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Faced with scarcity of water, turn to borehole could slowly sink Nairobi, say researchers

Patrick Murunga, assistant director Research and Mapping at Regional Center for Groundwater Resources (RCGW) speaking during the event.

Scientists have issued a clarion call for the use of artificial groundwater recharge to help Nairobi from gentle sinking due to many upcoming boreholes around pavements and buildings.

Artificial groundwater recharge refers to the intentional process of adding water to underground (aquifer)- an underground layer of rock which acts as a storage reservoir for groundwater to replenish depleted groundwater levels.


Speaking during a panel discussion on data platforms on how to improve data access sharing at Regional Center for Mapping and Resources Development’s (RCMRD’s three day international conference, Patrick Murunga, assistant director Research and Mapping at Regional Center for Groundwater Resources (RCGW) said artificial ground water recharge will be the only solution.

“Artificial groundwater recharge is where we have to accelerate water recharge and merely leaving it to nature. The government needs to come up with structures that will ensure more of the water is captured, stored and recharges the aquifers,”said Murunga.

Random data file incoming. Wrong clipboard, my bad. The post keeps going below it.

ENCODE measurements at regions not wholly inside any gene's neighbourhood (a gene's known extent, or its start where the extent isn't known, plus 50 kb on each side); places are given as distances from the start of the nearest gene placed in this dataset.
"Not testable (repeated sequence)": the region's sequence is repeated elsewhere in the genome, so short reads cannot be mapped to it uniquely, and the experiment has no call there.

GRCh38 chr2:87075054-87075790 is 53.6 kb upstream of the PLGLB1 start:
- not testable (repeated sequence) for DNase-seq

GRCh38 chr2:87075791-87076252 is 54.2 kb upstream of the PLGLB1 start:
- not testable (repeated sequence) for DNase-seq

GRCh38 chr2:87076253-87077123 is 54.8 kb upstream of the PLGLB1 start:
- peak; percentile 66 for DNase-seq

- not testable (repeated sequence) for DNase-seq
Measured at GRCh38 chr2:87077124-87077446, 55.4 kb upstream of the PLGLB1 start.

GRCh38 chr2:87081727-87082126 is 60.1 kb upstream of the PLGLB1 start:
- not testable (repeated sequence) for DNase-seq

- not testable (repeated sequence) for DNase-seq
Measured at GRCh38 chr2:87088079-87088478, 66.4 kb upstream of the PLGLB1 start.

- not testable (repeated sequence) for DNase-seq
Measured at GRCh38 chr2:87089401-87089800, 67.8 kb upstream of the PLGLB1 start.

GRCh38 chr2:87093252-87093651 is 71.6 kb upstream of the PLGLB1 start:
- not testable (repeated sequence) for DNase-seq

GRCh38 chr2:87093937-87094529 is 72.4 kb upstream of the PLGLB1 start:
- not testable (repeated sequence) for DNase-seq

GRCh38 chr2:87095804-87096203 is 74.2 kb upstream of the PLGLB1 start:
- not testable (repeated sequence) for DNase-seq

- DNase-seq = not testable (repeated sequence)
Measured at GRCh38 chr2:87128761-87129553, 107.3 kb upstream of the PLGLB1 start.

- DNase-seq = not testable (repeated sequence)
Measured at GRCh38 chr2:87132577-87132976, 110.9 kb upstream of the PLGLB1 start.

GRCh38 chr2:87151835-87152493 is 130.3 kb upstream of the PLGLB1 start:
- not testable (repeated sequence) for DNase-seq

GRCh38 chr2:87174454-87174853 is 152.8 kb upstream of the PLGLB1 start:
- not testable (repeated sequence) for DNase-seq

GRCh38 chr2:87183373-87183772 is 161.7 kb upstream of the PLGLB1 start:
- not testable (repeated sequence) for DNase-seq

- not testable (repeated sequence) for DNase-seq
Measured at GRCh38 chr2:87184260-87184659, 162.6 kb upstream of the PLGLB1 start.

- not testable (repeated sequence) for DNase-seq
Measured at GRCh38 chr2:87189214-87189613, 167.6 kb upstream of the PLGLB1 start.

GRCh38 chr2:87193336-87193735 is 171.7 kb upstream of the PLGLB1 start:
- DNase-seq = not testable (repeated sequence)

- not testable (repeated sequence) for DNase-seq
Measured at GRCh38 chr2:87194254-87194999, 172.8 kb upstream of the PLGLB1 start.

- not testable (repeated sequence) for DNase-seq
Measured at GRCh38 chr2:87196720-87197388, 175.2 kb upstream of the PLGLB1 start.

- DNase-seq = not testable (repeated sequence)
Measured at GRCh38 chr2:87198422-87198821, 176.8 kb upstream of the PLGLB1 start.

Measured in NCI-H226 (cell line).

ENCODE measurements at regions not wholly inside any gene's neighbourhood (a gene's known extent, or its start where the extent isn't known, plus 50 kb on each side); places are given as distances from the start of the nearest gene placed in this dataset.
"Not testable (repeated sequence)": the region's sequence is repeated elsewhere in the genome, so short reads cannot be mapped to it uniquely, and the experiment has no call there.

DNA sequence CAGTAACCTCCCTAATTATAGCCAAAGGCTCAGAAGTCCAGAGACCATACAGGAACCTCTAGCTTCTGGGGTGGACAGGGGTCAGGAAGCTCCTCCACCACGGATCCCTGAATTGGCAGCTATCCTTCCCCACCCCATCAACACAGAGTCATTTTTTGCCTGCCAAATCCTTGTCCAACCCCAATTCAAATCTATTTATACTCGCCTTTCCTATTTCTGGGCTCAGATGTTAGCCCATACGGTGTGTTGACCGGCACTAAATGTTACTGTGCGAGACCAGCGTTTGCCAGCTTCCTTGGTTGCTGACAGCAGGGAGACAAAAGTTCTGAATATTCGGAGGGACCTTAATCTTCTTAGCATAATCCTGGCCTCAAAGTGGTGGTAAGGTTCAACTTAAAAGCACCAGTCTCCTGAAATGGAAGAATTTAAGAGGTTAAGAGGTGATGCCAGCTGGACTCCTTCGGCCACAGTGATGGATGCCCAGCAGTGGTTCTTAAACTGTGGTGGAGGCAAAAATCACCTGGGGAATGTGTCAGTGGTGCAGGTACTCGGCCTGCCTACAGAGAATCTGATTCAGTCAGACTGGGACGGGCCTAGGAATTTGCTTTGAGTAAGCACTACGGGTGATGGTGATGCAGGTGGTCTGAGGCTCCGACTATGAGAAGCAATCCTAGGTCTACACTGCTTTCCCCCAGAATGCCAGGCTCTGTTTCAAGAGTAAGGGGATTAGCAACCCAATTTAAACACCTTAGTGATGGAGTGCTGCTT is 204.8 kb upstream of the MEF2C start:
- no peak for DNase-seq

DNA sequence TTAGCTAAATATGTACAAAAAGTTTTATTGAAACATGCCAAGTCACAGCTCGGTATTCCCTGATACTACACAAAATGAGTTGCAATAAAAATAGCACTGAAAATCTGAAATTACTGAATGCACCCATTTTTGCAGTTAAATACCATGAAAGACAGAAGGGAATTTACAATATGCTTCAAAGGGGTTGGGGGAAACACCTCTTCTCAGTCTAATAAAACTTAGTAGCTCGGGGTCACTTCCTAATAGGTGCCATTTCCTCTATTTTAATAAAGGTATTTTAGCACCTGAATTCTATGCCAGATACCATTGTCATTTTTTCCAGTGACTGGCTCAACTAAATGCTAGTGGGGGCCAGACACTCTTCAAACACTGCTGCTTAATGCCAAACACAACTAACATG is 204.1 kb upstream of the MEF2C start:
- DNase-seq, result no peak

The three day conference themed ‘NEXT LEVEL,Space to Community’ brought together over 1,000 delegates drawn from all its 20 RCMRD member countries to provide an excellent platform of how geo-science can effectively be used to inform policymakers.

According to Murunga, if the city does not take up that initiative, then Nairobi might end up sinking.

“If we don’t do that then it means the weight of the city will take up these voids that are free spaces and therefore they will cause the sinking of the city because of the overburden of the buildings and boreholes,” added Murunga.

Murunga also urged the critical need to share comprehensive data among researches to avoid overcrowding boreholes that have led to declining groundwater levels.

“In the past, we used to have water boreholes as low as 100 meters but currently we are going up to 300 to 400 meters because we are obstructing too much and pumping out much of the water,”said Murunga.

Murunga urged the urgency of the mitigation measures because Kenya is very close to many volcanic and tectonic centers.

“This collaborative approach aims to harness collective knowledge and pave the way for innovative solutions that can safeguard Nairobi’s future against the threat of subsidence,”added Murunga.

Murunga said as a researcher they have started mapping for possible urgent areas but lack data.

“We have started mapping but still lack data, where the data is available it is not organized together, we have data owned by different community agencies that is not easily accessible,” added Murunga.

He called upon different stakeholders to synchronize and synergize their efforts and ensure data is available.

According to Murunga, there has been a lowering of the water table because of a lot of obstruction of water.

“The traditional places where groundwater will be recharged are no longer the same and therefore need to come up with mitigation measures,” added Murunga.

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